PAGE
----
A WaPo story points to the cancer eating away at Egypt’s slender chances for a happy democratic transition: the people want bread and it isn’t clear how they will get it.
As the WaPo points out, Egypt depends on imports to feed its people. The Nile isn’t enough anymore; 80 percent of its food comes from abroad. Most Egyptians are desperately poor by world standards; the government subsidizes the cost of basic food so that the average Egyptian can afford it.
These days, the global price of food is rising, making the cost of food subsidies go up. Egypt’s government is running out of money; tourism and foreign investment are down and the economy is in trouble. Tax money isn’t coming in, and unemployment is high — making more people more dependent on subsidized food.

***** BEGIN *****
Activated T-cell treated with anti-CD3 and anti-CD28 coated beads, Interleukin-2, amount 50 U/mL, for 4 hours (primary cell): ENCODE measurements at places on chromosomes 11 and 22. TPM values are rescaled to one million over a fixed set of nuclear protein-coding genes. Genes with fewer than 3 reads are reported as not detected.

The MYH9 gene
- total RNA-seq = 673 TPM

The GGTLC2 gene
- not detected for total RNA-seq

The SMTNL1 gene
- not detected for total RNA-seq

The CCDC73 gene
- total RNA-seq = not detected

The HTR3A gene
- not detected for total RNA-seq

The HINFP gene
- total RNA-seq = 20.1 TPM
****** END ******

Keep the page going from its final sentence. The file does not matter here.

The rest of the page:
It’s hard to see where this goes. In a world of tight budgets and frayed nerves, there aren’t many international donors looking to increase their contributions to Egypt. The arrest of US citizens working with Egyptian NGOs makes large cutbacks more likely than large increases when it comes to US aid. There are no signs of an economic turnaround coming to Egypt in time to make a difference, and world food prices appear to be headed higher.
Watch Egypt. The real revolution may still lie ahead.